PRINT October 2000


*Chocolate, ink, peanut butter, wire, glue, thread, sugar, soil. The words read like a supermarket shopping list. But for Brazilian-born artist Vik Muniz, this everyday taxonomy is a Borgesian bestiary, each item a magical being with its own special power and a mythic tale of how it came to be. As a self-described adventurer in the “world of the nonexistent”—that is, of the image—Muniz has deployed these unlikely media to conjure everything from Andy Warhol paintings to simulated cumulus clouds, from Hollywood film stills to newspaper clippings.

In his latest project, “Clayton Days,” 2000, Muniz has gone looking in the folds of history for the uncanny doublings that have become his signature. He has created—or rather, re-created—a series of sixty-five black-and-white “vintage” photographs from Clayton, Henry Clay Frick's Pittsburgh estate, now a museum that preserves the nineteenth-century industrialist's home as it existed when robber barons roamed the earth. The idea for the series came to Muniz when he discovered that archival photographs had been used to restore the house to its original state. Some of his images are photographs of these vintage prints; others feature the museum's tour guides reenacting scenes from the home's past. Visitors to the estate during Muniz's exhibition there (on view through October 22) will now contemplate not only the house and the objects that convey its history but also the Möbius strip of document and replica that, as Muniz's interventions remind us, is the only way we can know Clayton's reality today.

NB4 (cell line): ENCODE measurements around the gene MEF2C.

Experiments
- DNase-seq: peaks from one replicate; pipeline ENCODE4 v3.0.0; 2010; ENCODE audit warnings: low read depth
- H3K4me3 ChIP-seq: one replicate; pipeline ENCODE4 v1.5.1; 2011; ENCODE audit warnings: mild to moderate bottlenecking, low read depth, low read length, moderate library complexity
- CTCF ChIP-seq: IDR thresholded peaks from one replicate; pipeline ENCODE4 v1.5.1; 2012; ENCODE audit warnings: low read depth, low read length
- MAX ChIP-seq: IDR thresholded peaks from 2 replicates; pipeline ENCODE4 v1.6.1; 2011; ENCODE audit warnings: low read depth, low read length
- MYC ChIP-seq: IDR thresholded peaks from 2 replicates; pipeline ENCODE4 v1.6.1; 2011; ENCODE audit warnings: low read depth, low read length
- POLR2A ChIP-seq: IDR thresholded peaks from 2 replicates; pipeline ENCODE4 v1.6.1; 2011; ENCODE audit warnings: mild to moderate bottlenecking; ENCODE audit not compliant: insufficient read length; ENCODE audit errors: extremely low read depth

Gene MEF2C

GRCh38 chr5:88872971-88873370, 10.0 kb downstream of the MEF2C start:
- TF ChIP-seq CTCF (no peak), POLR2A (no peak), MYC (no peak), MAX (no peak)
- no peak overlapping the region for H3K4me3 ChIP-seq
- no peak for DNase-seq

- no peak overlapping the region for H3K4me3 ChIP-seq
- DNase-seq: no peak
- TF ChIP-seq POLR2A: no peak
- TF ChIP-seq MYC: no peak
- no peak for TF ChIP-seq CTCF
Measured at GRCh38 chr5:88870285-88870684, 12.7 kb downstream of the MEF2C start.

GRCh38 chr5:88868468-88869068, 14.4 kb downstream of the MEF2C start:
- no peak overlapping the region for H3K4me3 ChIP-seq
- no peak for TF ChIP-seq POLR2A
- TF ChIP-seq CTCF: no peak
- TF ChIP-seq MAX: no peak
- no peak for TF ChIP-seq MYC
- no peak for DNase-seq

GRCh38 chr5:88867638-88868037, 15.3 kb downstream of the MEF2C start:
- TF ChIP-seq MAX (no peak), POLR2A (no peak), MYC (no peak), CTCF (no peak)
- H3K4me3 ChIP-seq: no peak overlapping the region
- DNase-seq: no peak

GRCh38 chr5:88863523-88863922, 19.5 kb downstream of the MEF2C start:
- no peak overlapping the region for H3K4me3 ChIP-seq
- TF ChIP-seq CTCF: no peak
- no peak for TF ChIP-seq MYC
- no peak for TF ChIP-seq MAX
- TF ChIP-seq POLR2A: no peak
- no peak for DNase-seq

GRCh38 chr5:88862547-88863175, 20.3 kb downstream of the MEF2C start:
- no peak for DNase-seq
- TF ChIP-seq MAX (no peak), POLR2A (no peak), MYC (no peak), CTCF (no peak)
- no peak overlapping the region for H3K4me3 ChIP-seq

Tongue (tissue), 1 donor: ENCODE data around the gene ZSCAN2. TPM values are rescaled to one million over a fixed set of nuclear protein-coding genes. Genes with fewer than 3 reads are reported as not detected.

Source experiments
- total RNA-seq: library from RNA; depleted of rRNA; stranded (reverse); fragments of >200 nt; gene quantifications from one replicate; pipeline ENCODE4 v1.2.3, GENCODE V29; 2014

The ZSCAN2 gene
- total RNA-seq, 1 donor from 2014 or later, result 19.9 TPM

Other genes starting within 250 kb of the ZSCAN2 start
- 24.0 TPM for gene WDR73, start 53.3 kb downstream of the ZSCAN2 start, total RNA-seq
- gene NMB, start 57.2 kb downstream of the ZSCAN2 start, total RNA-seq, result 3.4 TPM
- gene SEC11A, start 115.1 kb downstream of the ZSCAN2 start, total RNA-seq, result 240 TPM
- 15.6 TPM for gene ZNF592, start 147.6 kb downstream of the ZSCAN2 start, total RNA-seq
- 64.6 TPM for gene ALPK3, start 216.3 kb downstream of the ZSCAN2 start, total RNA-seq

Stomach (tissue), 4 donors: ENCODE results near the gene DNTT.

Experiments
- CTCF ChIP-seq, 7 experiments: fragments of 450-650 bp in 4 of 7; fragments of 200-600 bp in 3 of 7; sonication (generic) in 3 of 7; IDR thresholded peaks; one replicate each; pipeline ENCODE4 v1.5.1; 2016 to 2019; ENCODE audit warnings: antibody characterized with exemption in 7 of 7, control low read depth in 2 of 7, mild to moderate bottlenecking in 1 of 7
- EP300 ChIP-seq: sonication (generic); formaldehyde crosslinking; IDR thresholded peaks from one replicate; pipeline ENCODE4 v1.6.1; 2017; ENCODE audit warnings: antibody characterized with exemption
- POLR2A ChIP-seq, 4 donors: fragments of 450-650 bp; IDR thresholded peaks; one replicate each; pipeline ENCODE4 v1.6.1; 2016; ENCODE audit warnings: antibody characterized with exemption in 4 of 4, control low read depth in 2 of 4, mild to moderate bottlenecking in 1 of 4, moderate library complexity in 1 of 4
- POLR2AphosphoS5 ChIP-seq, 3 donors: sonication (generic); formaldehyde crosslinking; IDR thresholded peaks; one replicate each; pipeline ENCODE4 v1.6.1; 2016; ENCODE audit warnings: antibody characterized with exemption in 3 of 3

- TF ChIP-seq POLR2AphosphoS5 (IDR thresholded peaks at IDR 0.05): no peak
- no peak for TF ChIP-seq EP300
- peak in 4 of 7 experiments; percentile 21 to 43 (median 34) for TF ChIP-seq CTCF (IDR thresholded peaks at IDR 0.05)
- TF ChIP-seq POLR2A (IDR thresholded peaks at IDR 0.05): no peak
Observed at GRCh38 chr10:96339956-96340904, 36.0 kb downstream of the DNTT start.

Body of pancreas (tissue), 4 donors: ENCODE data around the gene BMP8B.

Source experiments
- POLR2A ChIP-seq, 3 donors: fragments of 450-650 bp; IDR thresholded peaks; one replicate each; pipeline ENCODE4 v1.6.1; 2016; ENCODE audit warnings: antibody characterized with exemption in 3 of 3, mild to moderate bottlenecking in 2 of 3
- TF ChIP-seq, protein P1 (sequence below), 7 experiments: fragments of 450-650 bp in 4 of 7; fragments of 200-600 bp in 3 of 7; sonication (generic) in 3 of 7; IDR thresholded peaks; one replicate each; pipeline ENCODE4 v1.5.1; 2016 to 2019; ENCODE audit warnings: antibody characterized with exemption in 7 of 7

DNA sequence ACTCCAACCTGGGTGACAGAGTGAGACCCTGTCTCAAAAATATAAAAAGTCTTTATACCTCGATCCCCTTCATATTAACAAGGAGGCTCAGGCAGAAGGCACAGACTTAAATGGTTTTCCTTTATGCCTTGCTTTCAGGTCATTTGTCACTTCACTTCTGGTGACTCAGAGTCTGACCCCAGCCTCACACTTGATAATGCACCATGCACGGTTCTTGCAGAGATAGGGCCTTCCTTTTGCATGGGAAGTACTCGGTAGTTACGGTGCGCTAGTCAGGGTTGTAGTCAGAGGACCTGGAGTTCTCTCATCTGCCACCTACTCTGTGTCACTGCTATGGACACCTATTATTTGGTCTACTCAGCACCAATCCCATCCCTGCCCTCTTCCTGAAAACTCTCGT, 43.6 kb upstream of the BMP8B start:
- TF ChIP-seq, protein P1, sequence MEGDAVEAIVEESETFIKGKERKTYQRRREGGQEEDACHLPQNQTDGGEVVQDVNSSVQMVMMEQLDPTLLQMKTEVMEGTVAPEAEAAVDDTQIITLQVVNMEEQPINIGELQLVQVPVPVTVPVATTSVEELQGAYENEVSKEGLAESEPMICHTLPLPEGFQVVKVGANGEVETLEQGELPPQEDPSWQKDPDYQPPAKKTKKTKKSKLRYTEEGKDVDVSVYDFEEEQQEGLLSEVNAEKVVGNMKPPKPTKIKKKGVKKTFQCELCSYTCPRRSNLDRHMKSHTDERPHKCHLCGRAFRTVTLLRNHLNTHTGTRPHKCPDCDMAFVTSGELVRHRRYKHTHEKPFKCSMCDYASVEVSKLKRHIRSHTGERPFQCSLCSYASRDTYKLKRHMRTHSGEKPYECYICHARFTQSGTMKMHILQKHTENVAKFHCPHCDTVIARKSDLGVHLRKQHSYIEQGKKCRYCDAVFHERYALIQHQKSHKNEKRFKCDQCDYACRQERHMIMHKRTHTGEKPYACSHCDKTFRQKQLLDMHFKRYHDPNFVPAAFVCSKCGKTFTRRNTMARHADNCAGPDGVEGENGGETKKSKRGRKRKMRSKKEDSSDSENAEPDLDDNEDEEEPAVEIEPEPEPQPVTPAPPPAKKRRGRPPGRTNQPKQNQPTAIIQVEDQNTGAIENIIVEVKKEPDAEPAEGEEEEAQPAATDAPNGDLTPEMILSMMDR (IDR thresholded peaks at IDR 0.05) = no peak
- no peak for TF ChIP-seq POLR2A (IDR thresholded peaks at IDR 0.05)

For Muniz, who has been based in New York City since 1984, all beings are doppelgangers in search of originals; the same might be said of conversations. We met in the artist's Brooklyn loft, where the tales told in imagining the days at Clayton led us back to Borges—but also on to new doublings and fabulists of doubling, to Marshall McLuhan, Umberto Eco, even art historian and critic Georges Didi-Huberman. When it comes to copies and replicas, there's always another story.

Saul Anton*


WHILE IN PITTSBURGH some time ago, I took the tour of Henry Clay Frick's estate, Clayton, which is set up exactly the way it was a hundred years ago. It's amazing: You walk into this house and feel like you're in the nineteenth century. The first time I walked in, there were muddied children's boots lying in the doorway. Everything was put back in place by using old photographs. Clayton, I realized, is a postphotographic document. When tourists take pictures there, they're taking pictures of some thing that's already a picture.

That complex layering of copies has a strong connection to how I see art—in relation to the history of media, not apart from it. Art is an aberration, a growth on the body of media, but a mimetic growth that draws attention to the body itself. If you have a tumor, you're more aware of your body. Art has a bit of that function in relation to things perceived through a particular medium.

The speed at which images are made today far exceeds that at which people can digest them. So there's a need to slow everything down. To do this, you have to understand the way people process an image. Usually they grasp its meaning by recognizing basic elements. You can get very fast at this by watching television and films. You scan the image and realize what's going on even before something happens. But what are you really looking at? How much of it are you taking in?